Extra Baggs: Giants tie again, 'Gary Glitter' gets his revenge, etc.

Extra Baggs: Giants tie again, 'Gary Glitter' gets his revenge, etc.
February 27, 2013, 4:30 pm
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Brett Pill followed up a two-homer game Tuesday with a triple Wednesday in a tie with the Angels. (AP IMAGES)

BOX SCORE

TEMPE, Ariz. – If this continues any longer, they’ll have to introduce penalty kicks to the Cactus League. Or maybe let Ryan Vogelsong try to win in a chip-off.

In what’s believed to be a franchise first, the Giants played to a tie for the third consecutive day. Sergio Romo surrendered a two-run lead on three hits in the ninth inning as the Los Angeles Angels came back to forge an 8-8 result at Tempe Diablo Stadium on Wednesday.

A day earlier, the Giants scored four with two outs in the ninth to tie the Dodgers 8-8 at Camelback Ranch. And the day before, the Giants blew a 9-0 lead before playing to a 9-9 draw with the Chicago White Sox at Scottsdale Stadium.

You don’t find this many stalemates when the Spasskys and Fischers get together.

“We got sloppy,” said Giants manager Bruce Bochy, referring to a pair of cutoff plays that went awry behind Romo in the ninth. “Little things got us. You hate to see it, but it’s the early part of spring training.”

Romo, Santiago Casilla and Jose Mijares each gave up two runs. Bochy wasn’t concerned, even though he’ll lose all three relievers to the World Baseball Classic in a few days. There’s still plenty of time to work out the kinks, he said. The manager was more concerned that Casilla failed to cover first base on a ground ball.

The Giants will try to break their tie streak behind Matt Cain on Thursday at Scottsdale Stadium. He’ll face Jon Garland and the Seattle Mariners.

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It was almost too much to handle: #RallyEnchiladas followed by #RallyZito.

Vogelsong impressed in his three shutout innings and Barry Zito, while not nearly as crisp, accomplished what he wanted.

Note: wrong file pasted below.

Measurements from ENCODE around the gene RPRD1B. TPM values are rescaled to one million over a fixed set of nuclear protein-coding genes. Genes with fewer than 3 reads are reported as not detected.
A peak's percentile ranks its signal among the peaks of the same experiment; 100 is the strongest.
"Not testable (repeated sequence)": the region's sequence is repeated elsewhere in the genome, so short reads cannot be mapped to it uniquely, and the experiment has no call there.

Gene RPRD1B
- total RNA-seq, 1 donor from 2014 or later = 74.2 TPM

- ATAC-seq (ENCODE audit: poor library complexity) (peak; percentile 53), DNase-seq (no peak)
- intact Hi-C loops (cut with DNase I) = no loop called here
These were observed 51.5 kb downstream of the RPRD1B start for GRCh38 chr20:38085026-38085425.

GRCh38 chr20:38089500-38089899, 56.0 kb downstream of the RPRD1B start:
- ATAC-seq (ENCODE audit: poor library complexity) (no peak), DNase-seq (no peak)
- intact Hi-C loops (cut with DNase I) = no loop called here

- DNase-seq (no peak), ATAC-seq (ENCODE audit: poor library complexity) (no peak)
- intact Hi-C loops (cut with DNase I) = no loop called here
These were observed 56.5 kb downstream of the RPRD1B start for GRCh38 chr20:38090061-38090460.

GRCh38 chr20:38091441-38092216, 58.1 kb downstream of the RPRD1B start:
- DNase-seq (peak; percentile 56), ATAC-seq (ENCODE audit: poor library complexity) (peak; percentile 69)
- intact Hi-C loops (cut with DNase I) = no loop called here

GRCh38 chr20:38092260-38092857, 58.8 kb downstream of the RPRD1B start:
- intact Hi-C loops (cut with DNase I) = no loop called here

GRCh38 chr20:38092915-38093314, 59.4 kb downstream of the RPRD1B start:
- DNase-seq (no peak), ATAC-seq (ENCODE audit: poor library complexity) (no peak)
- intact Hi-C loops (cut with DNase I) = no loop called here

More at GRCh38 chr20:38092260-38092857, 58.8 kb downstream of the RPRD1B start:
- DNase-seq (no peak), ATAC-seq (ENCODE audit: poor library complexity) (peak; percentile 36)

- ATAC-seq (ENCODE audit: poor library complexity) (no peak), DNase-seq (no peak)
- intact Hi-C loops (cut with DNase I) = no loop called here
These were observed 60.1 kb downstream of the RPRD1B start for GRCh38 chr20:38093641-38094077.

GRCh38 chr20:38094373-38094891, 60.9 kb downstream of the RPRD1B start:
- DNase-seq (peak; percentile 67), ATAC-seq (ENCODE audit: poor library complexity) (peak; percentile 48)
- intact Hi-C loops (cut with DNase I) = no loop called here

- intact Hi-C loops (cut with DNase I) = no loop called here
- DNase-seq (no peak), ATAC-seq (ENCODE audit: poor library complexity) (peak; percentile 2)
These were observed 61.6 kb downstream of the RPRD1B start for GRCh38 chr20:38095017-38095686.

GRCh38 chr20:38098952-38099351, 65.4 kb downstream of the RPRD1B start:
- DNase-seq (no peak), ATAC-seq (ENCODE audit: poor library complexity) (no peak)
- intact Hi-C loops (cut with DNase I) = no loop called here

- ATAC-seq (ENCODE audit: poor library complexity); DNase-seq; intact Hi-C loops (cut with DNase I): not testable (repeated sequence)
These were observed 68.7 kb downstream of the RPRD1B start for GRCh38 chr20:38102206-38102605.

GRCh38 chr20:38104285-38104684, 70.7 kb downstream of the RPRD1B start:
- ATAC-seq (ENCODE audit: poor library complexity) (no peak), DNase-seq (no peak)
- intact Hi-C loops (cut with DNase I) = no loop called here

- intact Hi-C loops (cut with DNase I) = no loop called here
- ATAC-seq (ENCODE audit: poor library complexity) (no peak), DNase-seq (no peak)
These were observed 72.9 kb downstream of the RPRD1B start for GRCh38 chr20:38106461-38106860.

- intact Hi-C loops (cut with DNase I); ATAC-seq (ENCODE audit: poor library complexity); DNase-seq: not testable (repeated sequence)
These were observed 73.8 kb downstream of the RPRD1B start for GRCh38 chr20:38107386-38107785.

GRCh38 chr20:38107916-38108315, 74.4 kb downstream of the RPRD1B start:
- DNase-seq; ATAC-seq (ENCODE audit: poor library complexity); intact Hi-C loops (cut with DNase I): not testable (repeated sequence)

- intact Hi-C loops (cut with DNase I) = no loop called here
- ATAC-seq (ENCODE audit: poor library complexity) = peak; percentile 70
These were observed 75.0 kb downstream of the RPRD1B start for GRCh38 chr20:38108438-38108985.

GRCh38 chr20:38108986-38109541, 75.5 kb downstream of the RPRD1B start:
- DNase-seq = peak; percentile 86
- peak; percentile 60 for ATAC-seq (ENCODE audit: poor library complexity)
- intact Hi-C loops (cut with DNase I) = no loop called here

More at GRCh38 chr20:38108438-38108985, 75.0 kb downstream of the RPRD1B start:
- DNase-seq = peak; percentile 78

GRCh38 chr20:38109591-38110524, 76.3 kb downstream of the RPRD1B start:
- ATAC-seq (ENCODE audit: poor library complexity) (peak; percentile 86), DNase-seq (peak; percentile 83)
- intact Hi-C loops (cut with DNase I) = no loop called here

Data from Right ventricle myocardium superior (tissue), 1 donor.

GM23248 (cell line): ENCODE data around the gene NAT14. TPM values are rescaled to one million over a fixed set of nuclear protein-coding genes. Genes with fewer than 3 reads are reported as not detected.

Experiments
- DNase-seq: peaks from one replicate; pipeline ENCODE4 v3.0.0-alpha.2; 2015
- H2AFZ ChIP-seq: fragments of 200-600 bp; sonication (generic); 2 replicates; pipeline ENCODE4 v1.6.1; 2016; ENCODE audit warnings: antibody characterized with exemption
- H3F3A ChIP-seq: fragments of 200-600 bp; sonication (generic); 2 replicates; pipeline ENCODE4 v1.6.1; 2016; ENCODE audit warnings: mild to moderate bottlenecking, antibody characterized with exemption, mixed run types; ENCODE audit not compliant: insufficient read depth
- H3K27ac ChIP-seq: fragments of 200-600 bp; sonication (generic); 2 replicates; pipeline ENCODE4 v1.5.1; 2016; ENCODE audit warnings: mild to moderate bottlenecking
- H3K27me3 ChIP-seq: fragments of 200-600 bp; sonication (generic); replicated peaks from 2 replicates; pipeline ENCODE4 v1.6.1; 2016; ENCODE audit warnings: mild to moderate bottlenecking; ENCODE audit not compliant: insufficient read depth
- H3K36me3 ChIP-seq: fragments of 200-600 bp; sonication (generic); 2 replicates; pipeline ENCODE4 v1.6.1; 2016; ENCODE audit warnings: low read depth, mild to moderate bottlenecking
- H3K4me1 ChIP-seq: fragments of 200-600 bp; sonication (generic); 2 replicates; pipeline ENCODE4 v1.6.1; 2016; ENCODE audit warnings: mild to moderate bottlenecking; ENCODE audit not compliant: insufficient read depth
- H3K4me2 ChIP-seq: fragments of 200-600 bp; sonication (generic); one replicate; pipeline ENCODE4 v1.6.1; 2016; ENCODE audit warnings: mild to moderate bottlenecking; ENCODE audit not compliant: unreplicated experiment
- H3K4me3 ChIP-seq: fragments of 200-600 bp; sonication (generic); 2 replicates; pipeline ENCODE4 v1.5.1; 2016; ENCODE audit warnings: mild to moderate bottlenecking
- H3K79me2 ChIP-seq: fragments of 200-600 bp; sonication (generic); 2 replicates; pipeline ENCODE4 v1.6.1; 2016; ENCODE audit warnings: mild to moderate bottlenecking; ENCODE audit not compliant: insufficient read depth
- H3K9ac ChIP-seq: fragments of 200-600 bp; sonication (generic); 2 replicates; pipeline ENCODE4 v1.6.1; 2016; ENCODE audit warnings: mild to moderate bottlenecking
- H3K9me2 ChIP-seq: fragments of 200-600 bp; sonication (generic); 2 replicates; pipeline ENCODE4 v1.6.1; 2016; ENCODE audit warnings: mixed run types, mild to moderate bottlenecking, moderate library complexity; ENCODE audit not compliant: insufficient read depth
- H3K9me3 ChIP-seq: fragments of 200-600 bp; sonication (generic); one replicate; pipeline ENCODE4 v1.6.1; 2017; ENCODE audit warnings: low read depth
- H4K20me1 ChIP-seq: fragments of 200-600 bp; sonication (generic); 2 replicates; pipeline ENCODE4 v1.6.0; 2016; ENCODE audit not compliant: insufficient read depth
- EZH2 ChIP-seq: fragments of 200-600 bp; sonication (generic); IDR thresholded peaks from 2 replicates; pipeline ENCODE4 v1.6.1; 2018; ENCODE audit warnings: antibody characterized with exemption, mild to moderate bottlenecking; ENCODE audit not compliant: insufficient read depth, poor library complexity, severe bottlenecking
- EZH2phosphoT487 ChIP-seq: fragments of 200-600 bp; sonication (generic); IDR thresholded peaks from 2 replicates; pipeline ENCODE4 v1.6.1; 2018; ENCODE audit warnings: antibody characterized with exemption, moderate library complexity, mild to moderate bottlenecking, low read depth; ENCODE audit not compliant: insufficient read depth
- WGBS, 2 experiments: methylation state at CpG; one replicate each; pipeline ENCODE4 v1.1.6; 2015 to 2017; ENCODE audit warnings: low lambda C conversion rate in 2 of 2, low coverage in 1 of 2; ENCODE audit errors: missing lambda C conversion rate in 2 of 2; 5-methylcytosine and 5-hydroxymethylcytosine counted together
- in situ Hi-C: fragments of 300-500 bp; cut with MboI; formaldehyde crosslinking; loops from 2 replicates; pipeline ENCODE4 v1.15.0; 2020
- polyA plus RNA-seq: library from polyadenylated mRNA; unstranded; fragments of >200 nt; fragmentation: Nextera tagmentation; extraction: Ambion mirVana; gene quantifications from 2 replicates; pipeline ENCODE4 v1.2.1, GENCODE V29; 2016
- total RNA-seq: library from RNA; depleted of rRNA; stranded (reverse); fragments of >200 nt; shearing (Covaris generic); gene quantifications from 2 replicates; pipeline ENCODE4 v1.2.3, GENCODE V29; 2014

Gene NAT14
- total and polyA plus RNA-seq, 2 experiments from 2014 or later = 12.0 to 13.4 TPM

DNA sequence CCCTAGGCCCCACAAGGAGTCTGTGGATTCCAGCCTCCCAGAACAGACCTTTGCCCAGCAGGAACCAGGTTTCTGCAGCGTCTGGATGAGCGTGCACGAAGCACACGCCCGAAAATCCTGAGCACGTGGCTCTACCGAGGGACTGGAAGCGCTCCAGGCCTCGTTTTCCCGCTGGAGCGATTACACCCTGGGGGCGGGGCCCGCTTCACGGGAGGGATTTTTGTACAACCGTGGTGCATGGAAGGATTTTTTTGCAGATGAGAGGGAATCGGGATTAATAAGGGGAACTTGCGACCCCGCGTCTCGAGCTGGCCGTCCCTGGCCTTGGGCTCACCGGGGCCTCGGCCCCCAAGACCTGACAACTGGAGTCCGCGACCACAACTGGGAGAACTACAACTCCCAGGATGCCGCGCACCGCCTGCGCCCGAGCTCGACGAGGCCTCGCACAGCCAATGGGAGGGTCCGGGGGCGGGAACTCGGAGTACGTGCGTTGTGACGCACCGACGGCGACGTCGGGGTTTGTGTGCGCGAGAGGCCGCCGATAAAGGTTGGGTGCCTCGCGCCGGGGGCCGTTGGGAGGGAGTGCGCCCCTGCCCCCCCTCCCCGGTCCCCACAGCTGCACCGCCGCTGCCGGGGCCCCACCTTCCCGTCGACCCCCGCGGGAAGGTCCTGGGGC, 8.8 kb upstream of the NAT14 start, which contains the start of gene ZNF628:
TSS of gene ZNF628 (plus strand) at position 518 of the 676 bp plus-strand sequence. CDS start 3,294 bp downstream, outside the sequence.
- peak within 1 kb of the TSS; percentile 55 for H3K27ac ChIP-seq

It was Zito’s first time facing a hitter in an opposing uniform since Game 1 of the World Series, and who should step in? None other than full-fledged phenomenon Mike Trout.

Zito fell behind 3-0 but stole a strike and broke out a good curveball that Trout lifted for an easy out to right field. He continued to work deep counts, though, and gave up two runs on two hits and a walk in 1 2/3 innings. Both of his runs scored after Chad Gaudin relieved him.

Zito said he was “in and out” of focus between pitches but didn’t feel his misses were that bad. His curve is usually the first pitch he locks in; the cutter, which has become such a key pitch for him, takes the longest to feel right.

The Giants don’t face the Angels this season, but Zito isn’t assuming that’s the last time he’ll face Trout.

“Maybe we’ll see him again this season,” Zito said. “Who knows?”

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Neither Buster Posey nor Scott Cousins played in Wednesday’s exhibition and the two men still haven’t stepped on the same field since the collision at the plate May 25, 2011.

Bochy said it’s an extra-long spring and he was just taking it easy on Posey, who didn’t play for the second consecutive game. Posey will catch Thursday and then either start at DH or first base after that, the manager said.